UK photographer Ellie Davies' chosen place of work is the forest, where she intervenes to explore the complex relationship between the landscape and the individual. Forests, which in the UK include ancient woodlands, timber forestry, and wildlife reserves, represent the confluence of nature and culture, of natural landscape and human activity. They are also powerful symbols, places of danger and mystery in folklore and fairy tales, and metaphors for the dark, hidden unconscious.
In Between the Trees, Davies' camera captures smoke drifting through the woodlands in eerie images that play to forests' sense of mystery:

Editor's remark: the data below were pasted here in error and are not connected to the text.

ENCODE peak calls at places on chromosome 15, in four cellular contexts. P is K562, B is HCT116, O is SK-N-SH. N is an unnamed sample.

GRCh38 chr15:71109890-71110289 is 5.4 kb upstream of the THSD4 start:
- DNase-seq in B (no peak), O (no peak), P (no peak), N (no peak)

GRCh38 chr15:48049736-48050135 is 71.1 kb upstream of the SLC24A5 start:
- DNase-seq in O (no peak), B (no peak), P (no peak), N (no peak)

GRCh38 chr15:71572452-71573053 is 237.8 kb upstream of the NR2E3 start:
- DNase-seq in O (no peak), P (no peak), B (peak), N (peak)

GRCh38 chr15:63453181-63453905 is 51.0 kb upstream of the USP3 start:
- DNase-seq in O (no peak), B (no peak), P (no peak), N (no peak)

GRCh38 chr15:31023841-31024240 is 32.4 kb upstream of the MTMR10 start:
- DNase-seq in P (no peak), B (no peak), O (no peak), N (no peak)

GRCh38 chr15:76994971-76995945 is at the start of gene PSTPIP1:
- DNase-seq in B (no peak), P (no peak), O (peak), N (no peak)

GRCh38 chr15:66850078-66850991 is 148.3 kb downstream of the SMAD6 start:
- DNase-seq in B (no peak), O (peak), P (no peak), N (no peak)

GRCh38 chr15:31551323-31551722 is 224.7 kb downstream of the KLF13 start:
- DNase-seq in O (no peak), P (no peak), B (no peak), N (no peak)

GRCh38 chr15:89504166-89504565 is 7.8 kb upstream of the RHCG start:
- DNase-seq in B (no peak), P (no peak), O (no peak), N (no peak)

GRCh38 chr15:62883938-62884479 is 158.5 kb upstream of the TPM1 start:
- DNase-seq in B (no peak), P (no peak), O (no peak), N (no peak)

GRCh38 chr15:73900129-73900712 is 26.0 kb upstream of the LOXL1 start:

Between the Trees explores the nature and meaning of ‘Forest’ by considering the experience of standing alone inside the woods; the eerie and captivating sensation that time has slowed down and that the forest and everything within it exists in a different state from everything outside, somehow set apart from our usual perception of linear time. The wind drops, the air cools, all is quiet and still and the forest envelops us. To enter this other realm is to accept a slowing of time and a shift in perception.
The altered landscapes not only reflect on Davies’ deep personal relationship with the forest, but also call into question the concept of landscape as a social and cultural construct.
(via Faith is Torment)